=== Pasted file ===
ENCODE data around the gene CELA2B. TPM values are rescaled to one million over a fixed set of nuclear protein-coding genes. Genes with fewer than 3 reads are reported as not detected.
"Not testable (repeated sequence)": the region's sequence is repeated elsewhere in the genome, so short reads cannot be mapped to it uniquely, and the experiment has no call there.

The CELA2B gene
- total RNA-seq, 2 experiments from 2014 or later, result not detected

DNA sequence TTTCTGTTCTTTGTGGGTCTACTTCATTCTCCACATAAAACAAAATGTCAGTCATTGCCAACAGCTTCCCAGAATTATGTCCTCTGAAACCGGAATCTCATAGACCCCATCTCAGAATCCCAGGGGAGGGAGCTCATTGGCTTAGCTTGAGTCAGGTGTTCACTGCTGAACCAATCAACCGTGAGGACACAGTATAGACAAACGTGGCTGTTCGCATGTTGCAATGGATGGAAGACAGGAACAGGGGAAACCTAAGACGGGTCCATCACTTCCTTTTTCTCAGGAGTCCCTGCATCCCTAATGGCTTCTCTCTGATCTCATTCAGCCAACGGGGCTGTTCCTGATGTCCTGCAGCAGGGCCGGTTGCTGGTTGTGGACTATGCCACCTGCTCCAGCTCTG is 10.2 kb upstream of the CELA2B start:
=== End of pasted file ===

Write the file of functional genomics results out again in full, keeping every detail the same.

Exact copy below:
ENCODE data around the gene CELA2B. TPM values are rescaled to one million over a fixed set of nuclear protein-coding genes. Genes with fewer than 3 reads are reported as not detected.
"Not testable (repeated sequence)": the region's sequence is repeated elsewhere in the genome, so short reads cannot be mapped to it uniquely, and the experiment has no call there.

The CELA2B gene
- total RNA-seq, 2 experiments from 2014 or later, result not detected

DNA sequence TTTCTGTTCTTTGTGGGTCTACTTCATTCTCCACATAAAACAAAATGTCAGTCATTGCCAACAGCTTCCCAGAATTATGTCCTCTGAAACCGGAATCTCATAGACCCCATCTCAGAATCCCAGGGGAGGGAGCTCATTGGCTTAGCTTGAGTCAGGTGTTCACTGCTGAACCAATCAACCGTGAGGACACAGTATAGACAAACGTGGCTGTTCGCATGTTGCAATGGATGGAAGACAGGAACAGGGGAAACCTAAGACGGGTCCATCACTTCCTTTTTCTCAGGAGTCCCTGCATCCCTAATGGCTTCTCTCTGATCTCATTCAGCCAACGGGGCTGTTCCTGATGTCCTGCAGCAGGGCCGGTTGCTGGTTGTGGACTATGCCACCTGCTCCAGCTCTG is 10.2 kb upstream of the CELA2B start: